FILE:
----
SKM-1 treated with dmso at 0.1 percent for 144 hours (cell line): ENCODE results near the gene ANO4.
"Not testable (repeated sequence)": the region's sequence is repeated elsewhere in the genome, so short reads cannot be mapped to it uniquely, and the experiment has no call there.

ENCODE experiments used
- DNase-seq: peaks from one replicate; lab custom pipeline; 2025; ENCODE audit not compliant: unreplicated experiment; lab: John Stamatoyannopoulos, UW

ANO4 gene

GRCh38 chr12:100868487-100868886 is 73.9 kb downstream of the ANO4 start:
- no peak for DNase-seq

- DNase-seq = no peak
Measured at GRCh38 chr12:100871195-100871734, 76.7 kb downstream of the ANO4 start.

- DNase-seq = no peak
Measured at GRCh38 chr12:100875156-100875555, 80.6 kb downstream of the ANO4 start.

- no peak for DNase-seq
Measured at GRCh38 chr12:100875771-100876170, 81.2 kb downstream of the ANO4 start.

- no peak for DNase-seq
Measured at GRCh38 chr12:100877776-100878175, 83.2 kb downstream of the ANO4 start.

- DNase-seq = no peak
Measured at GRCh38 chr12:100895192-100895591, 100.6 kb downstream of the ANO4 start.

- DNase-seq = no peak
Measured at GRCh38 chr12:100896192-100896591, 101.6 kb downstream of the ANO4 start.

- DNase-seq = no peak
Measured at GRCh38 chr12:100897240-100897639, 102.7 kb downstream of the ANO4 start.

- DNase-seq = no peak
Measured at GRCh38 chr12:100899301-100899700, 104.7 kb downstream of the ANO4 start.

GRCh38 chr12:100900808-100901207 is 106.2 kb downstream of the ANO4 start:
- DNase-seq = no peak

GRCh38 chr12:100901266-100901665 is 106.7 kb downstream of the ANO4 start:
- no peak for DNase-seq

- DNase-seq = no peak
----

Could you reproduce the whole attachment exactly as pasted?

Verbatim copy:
SKM-1 treated with dmso at 0.1 percent for 144 hours (cell line): ENCODE results near the gene ANO4.
"Not testable (repeated sequence)": the region's sequence is repeated elsewhere in the genome, so short reads cannot be mapped to it uniquely, and the experiment has no call there.

ENCODE experiments used
- DNase-seq: peaks from one replicate; lab custom pipeline; 2025; ENCODE audit not compliant: unreplicated experiment; lab: John Stamatoyannopoulos, UW

ANO4 gene

GRCh38 chr12:100868487-100868886 is 73.9 kb downstream of the ANO4 start:
- no peak for DNase-seq

- DNase-seq = no peak
Measured at GRCh38 chr12:100871195-100871734, 76.7 kb downstream of the ANO4 start.

- DNase-seq = no peak
Measured at GRCh38 chr12:100875156-100875555, 80.6 kb downstream of the ANO4 start.

- no peak for DNase-seq
Measured at GRCh38 chr12:100875771-100876170, 81.2 kb downstream of the ANO4 start.

- no peak for DNase-seq
Measured at GRCh38 chr12:100877776-100878175, 83.2 kb downstream of the ANO4 start.

- DNase-seq = no peak
Measured at GRCh38 chr12:100895192-100895591, 100.6 kb downstream of the ANO4 start.

- DNase-seq = no peak
Measured at GRCh38 chr12:100896192-100896591, 101.6 kb downstream of the ANO4 start.

- DNase-seq = no peak
Measured at GRCh38 chr12:100897240-100897639, 102.7 kb downstream of the ANO4 start.

- DNase-seq = no peak
Measured at GRCh38 chr12:100899301-100899700, 104.7 kb downstream of the ANO4 start.

GRCh38 chr12:100900808-100901207 is 106.2 kb downstream of the ANO4 start:
- DNase-seq = no peak

GRCh38 chr12:100901266-100901665 is 106.7 kb downstream of the ANO4 start:
- no peak for DNase-seq

- DNase-seq = no peak